Our Story

How it all started

The name Shanahans Wines is a tribute to John Harris’ family, in particular his late grandfather James (Jim) Shanahan, who established a broadacre farm in the early 1900’s at Magdala. John spent so much of his childhood years by his grandfather’s side, exploring and helping him on his beloved property.

For John, his fondest memories are of spending time in the old shearing shed with the shearers and seasonal workers. And, it was in this very shed on the outskirts of North Western Barossa where John turned one tonne of fruit that had been gifted to him into the first 60 cases of Shanahan’s Wines to share with his family and friends.

The sheer enjoyment of hand-crafting such a small parcel of premium Barossa fruit and having a label to honour his family with was reason enough to begin this tradition.

 

Shanahan’s Wines has grown from its humble beginnings to now being a significant operation but is still 100% family owned and operated from vineyard to bottle ensuring the quality of every single drop. 

Each vintage is hand-crafted with care using small parcels of premium fruit that are sourced predominantly from Western Barossa sub regions of Greenock and Marananga, as well as from selected growers from Eden Valley, Ebenezer and Tanunda. To represent the true individual characters of the vineyard and varieties, much of the fruit is hand-picked from old vineyards, and the fruit is fermented in small batches on skins in open top fermenters to retain as much fleshy fruit as possible and the use of predominantly older French oak ensures that the fruit is the stand out feature of each wine. 

Each wine in the Shanahan’s portfolio tells a unique story which is close to John’s heart, and also reflects its own individuality and charisma. Just like John’s grandfather Jim, the entire collection has loads of character and over delivers to bring you something truly outstanding.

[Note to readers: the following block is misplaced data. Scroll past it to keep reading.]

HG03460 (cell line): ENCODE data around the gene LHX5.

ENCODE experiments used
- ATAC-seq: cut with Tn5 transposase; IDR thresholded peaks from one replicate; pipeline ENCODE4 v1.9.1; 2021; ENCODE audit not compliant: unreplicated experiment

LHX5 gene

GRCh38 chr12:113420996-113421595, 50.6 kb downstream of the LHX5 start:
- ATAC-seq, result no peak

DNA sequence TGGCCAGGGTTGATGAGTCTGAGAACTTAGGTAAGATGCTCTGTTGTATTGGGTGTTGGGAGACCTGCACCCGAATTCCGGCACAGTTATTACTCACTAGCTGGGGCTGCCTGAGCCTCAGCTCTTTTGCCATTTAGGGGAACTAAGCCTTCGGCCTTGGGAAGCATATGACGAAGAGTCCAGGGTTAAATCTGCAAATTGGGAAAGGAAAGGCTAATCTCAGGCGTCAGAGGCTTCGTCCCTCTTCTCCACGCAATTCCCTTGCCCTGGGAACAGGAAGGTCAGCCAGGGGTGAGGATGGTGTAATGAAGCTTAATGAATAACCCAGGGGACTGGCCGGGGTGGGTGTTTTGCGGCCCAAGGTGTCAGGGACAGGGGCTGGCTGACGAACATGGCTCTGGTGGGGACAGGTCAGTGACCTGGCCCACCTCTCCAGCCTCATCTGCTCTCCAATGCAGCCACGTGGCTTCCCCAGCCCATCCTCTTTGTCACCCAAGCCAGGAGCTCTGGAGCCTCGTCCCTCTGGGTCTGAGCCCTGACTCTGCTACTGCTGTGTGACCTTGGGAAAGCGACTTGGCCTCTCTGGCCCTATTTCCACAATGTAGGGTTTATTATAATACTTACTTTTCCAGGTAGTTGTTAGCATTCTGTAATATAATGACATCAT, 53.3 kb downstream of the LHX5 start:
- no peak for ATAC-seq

John Harris

John has worked for more than two decades in the wine industry, for companies both big and small, and has travelled extensively around the globe. He worked his way up from being a cellar hand, to owning and running his own wine company and working as a winemaker, as well as in sales, marketing and senior management roles.

But, the love for his family farm in the iconic Barossa Valley area brought him back to where he has strong ancestral ties and an enduring love for the region itself and its people.

Over the past decade, John has won numerous trophies and medals and has received recognition from wine writers all over the world, although you would be hard pressed to guess that from his outwardly relaxed and fun loving nature.

It brings him the greatest joy to be at home in the Barossa, having a drink at his local The Greenock Creek Tavern, and being introduced to visitors who have bought a bottle of his wine. You’ll see his eyes light up as he shares a story to give them an insight into his life, the life of the wine they are drinking and why the patchwork of vineyards around the Western ridge is where he believes the best fruit in the Barossa grows.

Today, John and his wife Gemma feel blessed to be raising their two boys in amongst their vines, on the border of Greenock and Marananga, with 80 acres of land split between beautiful scrubland, Shiraz, Grenache and Mataro vines. The oldest Shiraz vines were planted more than a century ago in 1900 and their oldest bush vine Grenache dates back to 1964.

Gemma Harris

Gemma is a seventh generation Barossan and comes from a long line of vignerons. Growing up in the small village of Krondorf, she spent her early childhood years playing in the vineyards, exploring and helping her late father tend to 30 acres of Shiraz, Cabernet, Grenache, Semillon and Riesling.

Gemma has always had a love for the land, vineyards and wine industry. Together, both Gemma and John count their lucky stars that they can bring their kids up amongst the vines, so they too can enjoy a wonderful lifestyle, with a strong connection to the beautiful region they call home and the earth that’s beneath their tiny feet.